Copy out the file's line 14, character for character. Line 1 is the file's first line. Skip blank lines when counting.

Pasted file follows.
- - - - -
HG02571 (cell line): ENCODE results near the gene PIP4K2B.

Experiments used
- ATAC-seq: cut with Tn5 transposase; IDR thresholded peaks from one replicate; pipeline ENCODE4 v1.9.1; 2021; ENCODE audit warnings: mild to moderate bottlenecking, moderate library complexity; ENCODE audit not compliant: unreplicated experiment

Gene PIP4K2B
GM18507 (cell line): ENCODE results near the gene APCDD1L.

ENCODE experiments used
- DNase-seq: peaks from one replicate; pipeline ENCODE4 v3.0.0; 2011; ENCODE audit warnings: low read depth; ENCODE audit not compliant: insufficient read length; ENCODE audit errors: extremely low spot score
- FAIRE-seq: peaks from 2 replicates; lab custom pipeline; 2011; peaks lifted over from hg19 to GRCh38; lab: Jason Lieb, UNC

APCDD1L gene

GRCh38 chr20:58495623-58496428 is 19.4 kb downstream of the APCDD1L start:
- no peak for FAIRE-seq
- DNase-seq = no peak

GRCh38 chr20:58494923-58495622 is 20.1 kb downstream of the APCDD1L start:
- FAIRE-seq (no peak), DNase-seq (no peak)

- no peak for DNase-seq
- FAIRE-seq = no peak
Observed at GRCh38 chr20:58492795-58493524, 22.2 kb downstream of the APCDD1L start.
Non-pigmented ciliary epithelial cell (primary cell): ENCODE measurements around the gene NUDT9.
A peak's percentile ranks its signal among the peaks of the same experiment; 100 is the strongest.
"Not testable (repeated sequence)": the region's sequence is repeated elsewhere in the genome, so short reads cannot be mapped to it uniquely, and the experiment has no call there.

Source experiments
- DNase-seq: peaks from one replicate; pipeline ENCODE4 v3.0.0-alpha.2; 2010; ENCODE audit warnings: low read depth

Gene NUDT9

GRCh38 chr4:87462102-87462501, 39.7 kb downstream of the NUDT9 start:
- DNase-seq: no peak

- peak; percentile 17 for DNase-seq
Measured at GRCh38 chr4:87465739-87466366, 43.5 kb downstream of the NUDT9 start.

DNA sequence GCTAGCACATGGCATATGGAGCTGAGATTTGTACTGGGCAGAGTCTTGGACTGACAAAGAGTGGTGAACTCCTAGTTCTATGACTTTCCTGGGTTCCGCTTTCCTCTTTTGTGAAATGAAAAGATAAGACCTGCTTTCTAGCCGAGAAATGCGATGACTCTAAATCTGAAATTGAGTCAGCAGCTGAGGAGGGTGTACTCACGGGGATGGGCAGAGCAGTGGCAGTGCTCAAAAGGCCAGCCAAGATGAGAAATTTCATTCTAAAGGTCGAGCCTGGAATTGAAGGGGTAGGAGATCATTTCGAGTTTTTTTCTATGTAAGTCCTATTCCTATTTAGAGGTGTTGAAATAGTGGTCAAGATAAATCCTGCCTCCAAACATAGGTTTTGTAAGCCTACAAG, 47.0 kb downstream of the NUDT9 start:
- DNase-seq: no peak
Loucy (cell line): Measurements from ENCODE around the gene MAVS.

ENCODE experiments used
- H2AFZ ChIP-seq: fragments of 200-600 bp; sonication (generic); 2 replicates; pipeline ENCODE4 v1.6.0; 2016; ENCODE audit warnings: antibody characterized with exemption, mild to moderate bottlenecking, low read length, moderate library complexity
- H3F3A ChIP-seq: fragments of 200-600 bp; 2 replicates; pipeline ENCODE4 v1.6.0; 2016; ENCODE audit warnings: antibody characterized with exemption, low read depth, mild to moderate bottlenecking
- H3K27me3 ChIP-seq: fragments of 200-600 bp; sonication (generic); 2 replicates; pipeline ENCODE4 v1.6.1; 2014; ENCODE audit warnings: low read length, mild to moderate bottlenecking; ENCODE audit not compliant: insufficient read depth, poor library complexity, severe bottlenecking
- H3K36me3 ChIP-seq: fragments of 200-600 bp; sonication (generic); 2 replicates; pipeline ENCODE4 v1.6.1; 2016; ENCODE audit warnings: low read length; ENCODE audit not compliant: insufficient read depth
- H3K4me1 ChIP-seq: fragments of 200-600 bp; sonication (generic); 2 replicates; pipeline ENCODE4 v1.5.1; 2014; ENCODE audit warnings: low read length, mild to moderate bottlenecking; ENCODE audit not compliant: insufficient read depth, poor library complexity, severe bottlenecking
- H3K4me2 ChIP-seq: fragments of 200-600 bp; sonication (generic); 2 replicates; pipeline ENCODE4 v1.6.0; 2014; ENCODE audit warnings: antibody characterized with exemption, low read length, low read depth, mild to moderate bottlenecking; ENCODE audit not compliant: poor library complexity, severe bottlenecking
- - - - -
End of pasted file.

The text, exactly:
- FAIRE-seq (no peak), DNase-seq (no peak)